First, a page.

Nomadland Movie Ending Explained (In Detail)

With her melancholic search for meaning NOMADLAND, in which she follows a self-proclaimed modern nomad as she navigates her life between civilization and loneliness, director Chloé Zhao is one of the big favorites in this year’s awards season. We reveal in our review how justified this front runner status is.

OT: Nomadland (USA/DE 2020)

The plot

Like many of her compatriots, Fern (Frances McDormand) lost everything she held dear after the Great Recession of 2008. After the economic collapse of an industrial town in rural Nevada, she packs her things and sets off in her van to explore life outside the conventional rules as a modern nomad. She makes the acquaintance of many like-minded people, but also has to realize that the life, which at first glance seems so daring, also has its pitfalls. But Fern is firmly convinced that she will turn her back on civilization once and for all…


In just a few years, director Chloé Zhao has become one of the most exciting filmmakers of her generation. After “Songs my Brother taught Me” and “The Rider”, which still had an insider tip status, the Chinese-born woman earned the directing position in 2019 for the Marvel blockbuster “The Eternals”, which is currently in cinemas this year should come. Before we find out whether the indie filmmaker was able to demonstrate her distinctive directing style in a multi-million dollar studio production or had to bow too much to the Disney Group’s specifications, she once again impressively demonstrates her outstanding performance in her third feature film “Nomadland”. Demonstrated powers of observation. Her film is a sensitive portrait of the modern nomad Fern. A woman who, in response to the economic collapse of her hometown, decided to live without a permanent address and now travels from state to state and from job to job in a van. The description of the content could hardly introduce the tone of “Nomadland” better: There is something audacious about the dream of a self-determined life far away from civilization, so (almost) free of social and economic obligations. Nevertheless, Fern’s decision was not entirely of her own free will, but rather a consequence of the fact that the system that gave her support simply no longer exists – just like the zip code of her hometown. Pretty melancholic.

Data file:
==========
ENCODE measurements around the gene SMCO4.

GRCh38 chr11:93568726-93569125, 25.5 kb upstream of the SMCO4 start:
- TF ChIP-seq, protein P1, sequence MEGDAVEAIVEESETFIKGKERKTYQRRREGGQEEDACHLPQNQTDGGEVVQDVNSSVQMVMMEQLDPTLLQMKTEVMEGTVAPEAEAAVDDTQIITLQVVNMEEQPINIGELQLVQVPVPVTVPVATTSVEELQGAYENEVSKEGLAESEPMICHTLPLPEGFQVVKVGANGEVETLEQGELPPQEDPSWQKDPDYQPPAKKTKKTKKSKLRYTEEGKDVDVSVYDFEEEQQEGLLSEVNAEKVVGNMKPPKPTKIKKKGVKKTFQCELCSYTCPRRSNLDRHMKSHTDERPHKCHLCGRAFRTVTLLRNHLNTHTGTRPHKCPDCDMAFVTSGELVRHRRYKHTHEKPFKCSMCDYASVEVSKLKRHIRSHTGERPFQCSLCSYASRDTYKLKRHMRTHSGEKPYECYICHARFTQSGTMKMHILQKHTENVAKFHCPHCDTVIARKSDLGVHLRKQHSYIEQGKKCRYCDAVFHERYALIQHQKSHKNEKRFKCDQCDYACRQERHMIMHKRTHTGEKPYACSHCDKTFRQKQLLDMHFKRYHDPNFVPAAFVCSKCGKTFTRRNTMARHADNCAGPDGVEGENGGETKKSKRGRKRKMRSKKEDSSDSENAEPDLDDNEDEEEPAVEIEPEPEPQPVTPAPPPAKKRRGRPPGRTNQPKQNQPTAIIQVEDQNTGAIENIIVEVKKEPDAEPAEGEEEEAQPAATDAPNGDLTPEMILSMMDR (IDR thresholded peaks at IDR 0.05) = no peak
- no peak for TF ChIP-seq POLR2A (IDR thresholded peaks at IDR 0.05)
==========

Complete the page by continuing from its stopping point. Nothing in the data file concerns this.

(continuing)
Fern (Frances McDormand) and Dave (David Strathairn) enjoy life in the wasteland.

“Nomadland” is loosely based on Jessica Bruder’s non-fiction bestseller “Nomadland: Surviving America in the Twenty-First Century,” in which the journalist describes the lives of modern nomads in response to the economic collapse in the American hinterland. The men and women who then decided on a non-sedentary lifestyle travel from place to place as so-called work nomads and always stay a little longer wherever there is work. In the film, Fern takes up short-time jobs in a burger kitchen and as a cleaner at a campsite. As unimaginable as such a way of life may sound at first glance, Chloé Zhao presents it in her film as natural (and anything but exotic). The director benefits from the fact that she had already explored similar terrain in “The Rider”. In her multi-award-winning cowboy drama from 2017, Zhao also skilfully oscillates between fictional drama and documentary treatment of a true fate by offering the men and women involved in the real events that serve as a basis to play themselves in “The Rider”. The film is subject to a feature film dramaturgy, but since there are no actors playing roles here, but rather normal people acting out what actually happened to them, “The Rider” has a thoroughly documentary charm.

“As unimaginable as such a way of life may sound at first glance, Chloé Zhao presents it in her film as natural (and anything but exotic). It is a great benefit to the director that she has already explored similar terrain in “The Rider.”